"Jim was a wholly admirable person," she said. "And he was a human being whose particular talents and gifts came together with the opportunities that were available."

Moon said the committee agreed that "we needed to make sure that everyone understands the past, but we don't want [the celebration] to get stuck there."

That's how the theme "Appreciate the Past, Imagine the Future" came to be, she said.

"This schedule of events is in many ways a showcase for the many aspects of community life in [present-day] Columbia," Moon said. "We reached out to everybody and encouraged them to ratchet up their normal programming and basically do their best at what they do."

Events with no apparent connection to a birthday theme will shine a light on how people and the institutions they create define a successful city such as Columbia, which in 2016 was ranked by Money magazine as the best place to live in America.

Other events will intently focus on Rouse's contributions.

"Columbia Through the Ages" is a 90-minute multi-disciplinary extravaganza that revolves around Rouse quotations and is set for April 23 at Merriweather Post Pavilion.

Gino Molfino, coordinator of fine arts for the Howard County Public School System, came up with the idea of having each of the county's 12 high schools base a five-minute performance of their choosing on a quote that correlates to a point in time in Columbia's history.

"We wanted to highlight the Utopian ideals and philosophy that catapulted his thinking," Molfino said.

The quotes will follow a four-part chronology that starts with Rouse's vision, moves through the city's development and then on to the Columbia of today and the vision for the future, he said.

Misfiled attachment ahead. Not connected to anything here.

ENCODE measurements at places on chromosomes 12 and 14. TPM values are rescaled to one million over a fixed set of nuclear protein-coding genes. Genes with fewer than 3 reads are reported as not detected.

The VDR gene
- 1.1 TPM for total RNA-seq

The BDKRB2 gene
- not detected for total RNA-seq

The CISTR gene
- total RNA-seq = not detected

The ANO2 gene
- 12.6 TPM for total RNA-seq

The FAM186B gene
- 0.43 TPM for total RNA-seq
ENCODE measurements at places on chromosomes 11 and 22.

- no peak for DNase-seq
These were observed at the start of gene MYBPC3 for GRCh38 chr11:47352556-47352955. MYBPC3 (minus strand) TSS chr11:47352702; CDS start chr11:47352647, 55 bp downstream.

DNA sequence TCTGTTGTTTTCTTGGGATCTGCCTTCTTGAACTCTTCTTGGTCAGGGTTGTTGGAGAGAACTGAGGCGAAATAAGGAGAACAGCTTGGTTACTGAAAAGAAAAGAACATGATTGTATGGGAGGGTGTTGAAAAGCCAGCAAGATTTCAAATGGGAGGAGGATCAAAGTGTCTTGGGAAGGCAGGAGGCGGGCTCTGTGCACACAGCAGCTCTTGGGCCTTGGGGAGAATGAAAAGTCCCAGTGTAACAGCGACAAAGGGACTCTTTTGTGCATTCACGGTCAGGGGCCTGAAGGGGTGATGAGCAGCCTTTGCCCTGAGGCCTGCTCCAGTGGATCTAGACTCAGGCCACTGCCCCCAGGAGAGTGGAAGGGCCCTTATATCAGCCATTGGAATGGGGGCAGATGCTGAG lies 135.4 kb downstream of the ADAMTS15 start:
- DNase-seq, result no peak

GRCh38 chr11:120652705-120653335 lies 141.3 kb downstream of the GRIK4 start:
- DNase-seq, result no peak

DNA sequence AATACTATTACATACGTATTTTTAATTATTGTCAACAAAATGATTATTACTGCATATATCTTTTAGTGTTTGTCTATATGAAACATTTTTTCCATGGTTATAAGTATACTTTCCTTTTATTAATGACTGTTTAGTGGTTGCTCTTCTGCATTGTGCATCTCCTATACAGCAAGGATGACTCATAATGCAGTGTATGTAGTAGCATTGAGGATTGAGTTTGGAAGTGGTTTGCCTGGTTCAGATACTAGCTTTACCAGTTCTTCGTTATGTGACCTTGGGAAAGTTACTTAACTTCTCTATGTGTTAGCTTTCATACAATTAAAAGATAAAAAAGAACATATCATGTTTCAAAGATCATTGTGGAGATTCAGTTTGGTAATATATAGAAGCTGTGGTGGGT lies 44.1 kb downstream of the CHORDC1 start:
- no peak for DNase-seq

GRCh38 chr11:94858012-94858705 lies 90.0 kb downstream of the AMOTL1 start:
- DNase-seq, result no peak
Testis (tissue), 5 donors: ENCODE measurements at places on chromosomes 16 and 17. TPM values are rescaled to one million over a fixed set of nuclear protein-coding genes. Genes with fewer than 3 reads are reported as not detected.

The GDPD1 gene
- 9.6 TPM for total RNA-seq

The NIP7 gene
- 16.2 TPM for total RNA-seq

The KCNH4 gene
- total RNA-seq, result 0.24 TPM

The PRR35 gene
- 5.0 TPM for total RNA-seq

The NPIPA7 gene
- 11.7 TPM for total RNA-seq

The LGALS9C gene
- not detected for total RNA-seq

The schools will perform in the order they opened their doors, starting with Howard High School and ending with Marriotts Ridge High School.

"With 750 to 800 performers involved, this will be a feat for the ages," Molfino said.

Founder's Day on May 9 will delve into Rouse's vision for "a garden for growing people" through video recordings of his speeches, memories shared live by early settlers and talks by two speakers with Columbia expertise.

Barbara Kellner, who heads the Columbia Archives and is chairwoman of the 50th birthday programming committee, is organizing this appreciation of the past.

Ann Forsyth, a professor of urban planning at the Harvard University Graduate School of Design, will give a talk called "Reforming Suburbia."

Joshua Olsen, whose book "Better Places, Better Lives: A Biography of James Rouse" was published in 2004, will discuss why Columbia's founder is still relevant today.

"My part of this event will show that our past means nothing if it doesn't influence the future," Kellner said. "Columbians want to continue to be forward-thinking while adhering to the original overarching concept of creating a city that meets the needs of people."

Despite the schedule's heavy emphasis on the arts, entertainment and enlightenment, one basic tradition will prevail as it has in years past on the Friday closest to Columbia's birthday, which this year will be June 16 during the Lakefront Festival.

Rouse always loved the idea of residents coming together to celebrate Columbia's birthday with cake, "but this year we will do something dramatic," East said.

Stay tuned.

For a detailed schedule of events and more, go to columbiamd50.com.